Hamilton kept an impeccable reputation while serving in the government but with the development of the two-party system during Washington's first term, mudslinging developed and Hamilton caved in to this. Much of the mudslinging was untrue (such as Hamilton favoring a monarch), however oftentimes Hamilton just didn't know when to keep his mouth shut and became his own worst enemy.
This book is excellent and well worth the effort needed to read the whole thing. It's quite lengthy with the small type but Hamilton was a very complicated man who left a whole lot to study. Ron Chernow painstakingly researched this book and I thank him for is. The book is even indexed. This is the ultimate reference on the most misunderstood of the founding fathers.
This is the best biography I have ever read. I love extreme detail and this work, at over 800 pages, gave me all the detail I ever wanted. Even though I don't agree with Hamilton's politics or some of his motivations, the importance of his life and his stamp on what is America today cannot be ignored....more
What a great history of the Civil War and the politics that surrounded the era. My understanding of the time period has increased immensely now that IWhat a great history of the Civil War and the politics that surrounded the era. My understanding of the time period has increased immensely now that I have finished this book.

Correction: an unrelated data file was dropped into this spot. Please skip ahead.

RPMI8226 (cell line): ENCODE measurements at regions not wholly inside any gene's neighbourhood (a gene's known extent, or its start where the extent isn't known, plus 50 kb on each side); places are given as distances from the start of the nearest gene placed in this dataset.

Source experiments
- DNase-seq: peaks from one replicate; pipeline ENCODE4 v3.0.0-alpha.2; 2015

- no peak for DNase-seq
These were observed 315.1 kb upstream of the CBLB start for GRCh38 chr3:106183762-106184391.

Typically we’re taught in school that the North won the war over a belligerent South and not much more. After all, the winners write the history books so this makes sense. What we aren’t taught is how close the South came to possibly winning this war had some events gone another way. The South’s loss of Stonewall Jackson at the height of the conflict and a failure to send competent generals to the Confederacy’s west largely sealed the rebels’ fate.
Lee certainly was a military genius and “Battle Cry for Freedom” tells us why. At the beginning of the war the North was plagued with incompetent generals content with assuming a defensive position and Lee was able to exploit that in the east until the Battle of Gettysburg in 1863.
The war did abolish slavery upon its conclusion but much more came out of this darkest time in American history: federal power consolidated and touched the average citizen for the first time ever. No longer are we a group of “United States” as we were before the war but a “United States” nation where the federal government trumps the fifty states. I can’t recommend this book highly enough as an excellent account of the events that led up to the Civil War, the war itself, and the implications of the war....more
Excellent personal account of a heartbreaking experience in several Nazi concentration camps towards the end of WWII. As these survivors continue to aExcellent personal account of a heartbreaking experience in several Nazi concentration camps towards the end of WWII. As these survivors continue to age their stories must never be forgotten....more